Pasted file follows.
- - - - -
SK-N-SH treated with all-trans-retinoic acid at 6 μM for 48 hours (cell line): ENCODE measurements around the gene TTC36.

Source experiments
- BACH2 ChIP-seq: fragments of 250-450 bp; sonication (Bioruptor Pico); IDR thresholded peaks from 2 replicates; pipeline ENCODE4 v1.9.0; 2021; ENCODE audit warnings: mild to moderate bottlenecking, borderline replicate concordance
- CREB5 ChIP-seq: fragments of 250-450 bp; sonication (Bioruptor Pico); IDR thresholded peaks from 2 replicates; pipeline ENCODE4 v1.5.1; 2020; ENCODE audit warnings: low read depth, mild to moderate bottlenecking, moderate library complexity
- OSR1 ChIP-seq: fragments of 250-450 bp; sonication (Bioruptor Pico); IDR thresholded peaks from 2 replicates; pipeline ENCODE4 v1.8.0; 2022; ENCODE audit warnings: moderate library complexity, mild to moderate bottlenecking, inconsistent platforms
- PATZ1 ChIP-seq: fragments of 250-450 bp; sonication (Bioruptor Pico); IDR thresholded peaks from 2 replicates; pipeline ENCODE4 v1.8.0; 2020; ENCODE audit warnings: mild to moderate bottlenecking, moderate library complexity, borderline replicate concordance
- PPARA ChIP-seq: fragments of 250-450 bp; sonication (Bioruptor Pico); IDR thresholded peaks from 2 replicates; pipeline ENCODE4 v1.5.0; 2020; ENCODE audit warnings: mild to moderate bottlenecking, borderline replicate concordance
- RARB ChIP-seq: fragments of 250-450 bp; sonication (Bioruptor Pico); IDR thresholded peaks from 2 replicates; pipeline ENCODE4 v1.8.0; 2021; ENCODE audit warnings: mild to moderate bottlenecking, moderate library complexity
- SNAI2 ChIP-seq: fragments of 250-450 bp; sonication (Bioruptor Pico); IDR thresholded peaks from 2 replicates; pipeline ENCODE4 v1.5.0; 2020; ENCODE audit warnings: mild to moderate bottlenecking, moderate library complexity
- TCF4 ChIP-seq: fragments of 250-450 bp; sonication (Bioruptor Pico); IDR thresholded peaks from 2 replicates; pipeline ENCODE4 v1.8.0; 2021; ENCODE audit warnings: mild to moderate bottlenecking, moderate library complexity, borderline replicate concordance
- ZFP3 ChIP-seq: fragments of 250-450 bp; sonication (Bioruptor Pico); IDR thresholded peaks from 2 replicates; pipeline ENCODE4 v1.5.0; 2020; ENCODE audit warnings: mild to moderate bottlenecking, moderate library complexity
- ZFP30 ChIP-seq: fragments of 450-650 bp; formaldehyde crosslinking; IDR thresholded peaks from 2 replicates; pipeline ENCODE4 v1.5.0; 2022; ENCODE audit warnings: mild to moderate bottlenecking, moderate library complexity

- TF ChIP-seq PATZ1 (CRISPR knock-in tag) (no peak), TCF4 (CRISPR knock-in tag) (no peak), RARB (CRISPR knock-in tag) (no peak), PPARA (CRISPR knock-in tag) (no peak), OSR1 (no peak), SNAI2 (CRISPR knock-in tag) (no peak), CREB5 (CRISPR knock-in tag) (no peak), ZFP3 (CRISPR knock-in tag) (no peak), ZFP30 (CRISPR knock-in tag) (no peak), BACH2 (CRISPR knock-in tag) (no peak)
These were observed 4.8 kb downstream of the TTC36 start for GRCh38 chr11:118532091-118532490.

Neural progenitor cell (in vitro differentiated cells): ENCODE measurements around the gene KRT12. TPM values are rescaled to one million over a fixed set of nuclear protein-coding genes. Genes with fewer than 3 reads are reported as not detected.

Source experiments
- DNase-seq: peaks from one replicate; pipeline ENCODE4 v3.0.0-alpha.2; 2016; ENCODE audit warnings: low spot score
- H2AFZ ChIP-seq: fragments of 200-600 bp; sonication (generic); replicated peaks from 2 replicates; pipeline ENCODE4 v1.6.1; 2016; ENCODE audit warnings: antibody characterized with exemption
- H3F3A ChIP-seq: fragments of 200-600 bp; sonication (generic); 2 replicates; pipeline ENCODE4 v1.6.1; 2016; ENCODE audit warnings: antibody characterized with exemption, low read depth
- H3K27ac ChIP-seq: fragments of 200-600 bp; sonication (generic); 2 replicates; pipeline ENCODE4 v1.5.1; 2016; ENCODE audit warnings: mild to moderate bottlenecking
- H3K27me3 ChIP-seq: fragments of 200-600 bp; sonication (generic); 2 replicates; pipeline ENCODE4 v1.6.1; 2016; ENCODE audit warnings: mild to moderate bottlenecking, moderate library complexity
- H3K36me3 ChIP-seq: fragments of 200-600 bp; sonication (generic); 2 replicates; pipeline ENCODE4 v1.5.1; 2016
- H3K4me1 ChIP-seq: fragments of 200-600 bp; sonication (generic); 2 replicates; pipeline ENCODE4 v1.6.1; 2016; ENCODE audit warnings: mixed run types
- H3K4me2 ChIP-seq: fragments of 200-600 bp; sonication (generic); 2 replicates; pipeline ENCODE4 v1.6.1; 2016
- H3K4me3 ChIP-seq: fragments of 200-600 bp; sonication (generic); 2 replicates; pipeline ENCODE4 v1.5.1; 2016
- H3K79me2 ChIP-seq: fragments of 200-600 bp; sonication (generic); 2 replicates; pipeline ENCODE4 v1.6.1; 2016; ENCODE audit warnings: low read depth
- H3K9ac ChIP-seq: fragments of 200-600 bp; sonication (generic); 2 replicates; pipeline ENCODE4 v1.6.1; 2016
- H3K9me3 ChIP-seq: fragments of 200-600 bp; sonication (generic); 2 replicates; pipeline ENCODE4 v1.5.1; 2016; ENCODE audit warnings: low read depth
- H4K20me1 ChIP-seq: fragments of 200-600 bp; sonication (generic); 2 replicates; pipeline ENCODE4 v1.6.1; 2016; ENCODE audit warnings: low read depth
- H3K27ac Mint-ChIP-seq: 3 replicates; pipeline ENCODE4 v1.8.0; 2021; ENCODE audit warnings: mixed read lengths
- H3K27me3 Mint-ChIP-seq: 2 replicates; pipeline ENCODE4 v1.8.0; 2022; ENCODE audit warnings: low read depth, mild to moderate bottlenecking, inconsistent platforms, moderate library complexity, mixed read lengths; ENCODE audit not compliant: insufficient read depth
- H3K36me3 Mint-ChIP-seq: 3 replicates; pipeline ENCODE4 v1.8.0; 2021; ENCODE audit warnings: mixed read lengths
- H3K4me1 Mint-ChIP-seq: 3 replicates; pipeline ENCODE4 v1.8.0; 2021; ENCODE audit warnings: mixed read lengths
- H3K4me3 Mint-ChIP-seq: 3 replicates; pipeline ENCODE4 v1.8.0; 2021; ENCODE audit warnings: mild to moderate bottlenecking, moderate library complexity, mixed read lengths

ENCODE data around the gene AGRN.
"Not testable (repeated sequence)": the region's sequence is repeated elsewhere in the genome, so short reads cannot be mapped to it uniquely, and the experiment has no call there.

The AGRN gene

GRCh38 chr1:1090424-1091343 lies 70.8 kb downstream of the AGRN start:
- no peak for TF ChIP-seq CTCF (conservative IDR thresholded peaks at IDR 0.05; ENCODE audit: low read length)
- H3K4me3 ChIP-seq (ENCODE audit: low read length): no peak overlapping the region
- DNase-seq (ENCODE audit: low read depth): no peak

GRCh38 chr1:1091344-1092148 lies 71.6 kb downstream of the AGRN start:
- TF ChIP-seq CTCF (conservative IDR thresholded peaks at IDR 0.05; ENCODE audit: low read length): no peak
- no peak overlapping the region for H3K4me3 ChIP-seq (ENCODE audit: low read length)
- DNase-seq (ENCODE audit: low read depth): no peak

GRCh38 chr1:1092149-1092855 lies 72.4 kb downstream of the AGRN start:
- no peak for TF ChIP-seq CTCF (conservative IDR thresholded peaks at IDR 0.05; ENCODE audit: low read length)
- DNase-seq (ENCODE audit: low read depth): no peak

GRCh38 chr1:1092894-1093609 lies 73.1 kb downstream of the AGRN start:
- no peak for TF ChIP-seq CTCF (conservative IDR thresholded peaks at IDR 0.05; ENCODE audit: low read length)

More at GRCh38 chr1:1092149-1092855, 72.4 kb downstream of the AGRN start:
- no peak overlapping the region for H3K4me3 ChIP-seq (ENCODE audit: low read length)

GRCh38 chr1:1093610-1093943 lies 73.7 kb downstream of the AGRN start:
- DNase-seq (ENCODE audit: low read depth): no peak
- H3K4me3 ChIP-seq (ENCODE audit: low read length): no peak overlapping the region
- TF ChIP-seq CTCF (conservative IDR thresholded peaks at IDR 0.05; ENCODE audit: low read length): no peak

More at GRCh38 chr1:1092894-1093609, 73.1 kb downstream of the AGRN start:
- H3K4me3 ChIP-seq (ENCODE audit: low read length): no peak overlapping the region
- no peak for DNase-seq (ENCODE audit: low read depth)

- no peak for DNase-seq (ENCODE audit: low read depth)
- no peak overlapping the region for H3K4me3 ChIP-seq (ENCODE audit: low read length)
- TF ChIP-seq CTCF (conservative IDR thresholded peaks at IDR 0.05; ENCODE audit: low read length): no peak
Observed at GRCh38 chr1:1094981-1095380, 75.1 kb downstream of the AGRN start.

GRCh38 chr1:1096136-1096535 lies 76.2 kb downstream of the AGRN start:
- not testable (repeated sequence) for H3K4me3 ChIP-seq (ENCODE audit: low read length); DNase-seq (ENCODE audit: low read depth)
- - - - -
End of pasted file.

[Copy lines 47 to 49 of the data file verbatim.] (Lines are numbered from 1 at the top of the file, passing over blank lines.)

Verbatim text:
- no peak for TF ChIP-seq CTCF (conservative IDR thresholded peaks at IDR 0.05; ENCODE audit: low read length)
- DNase-seq (ENCODE audit: low read depth): no peak

GRCh38 chr1:1092894-1093609 lies 73.1 kb downstream of the AGRN start: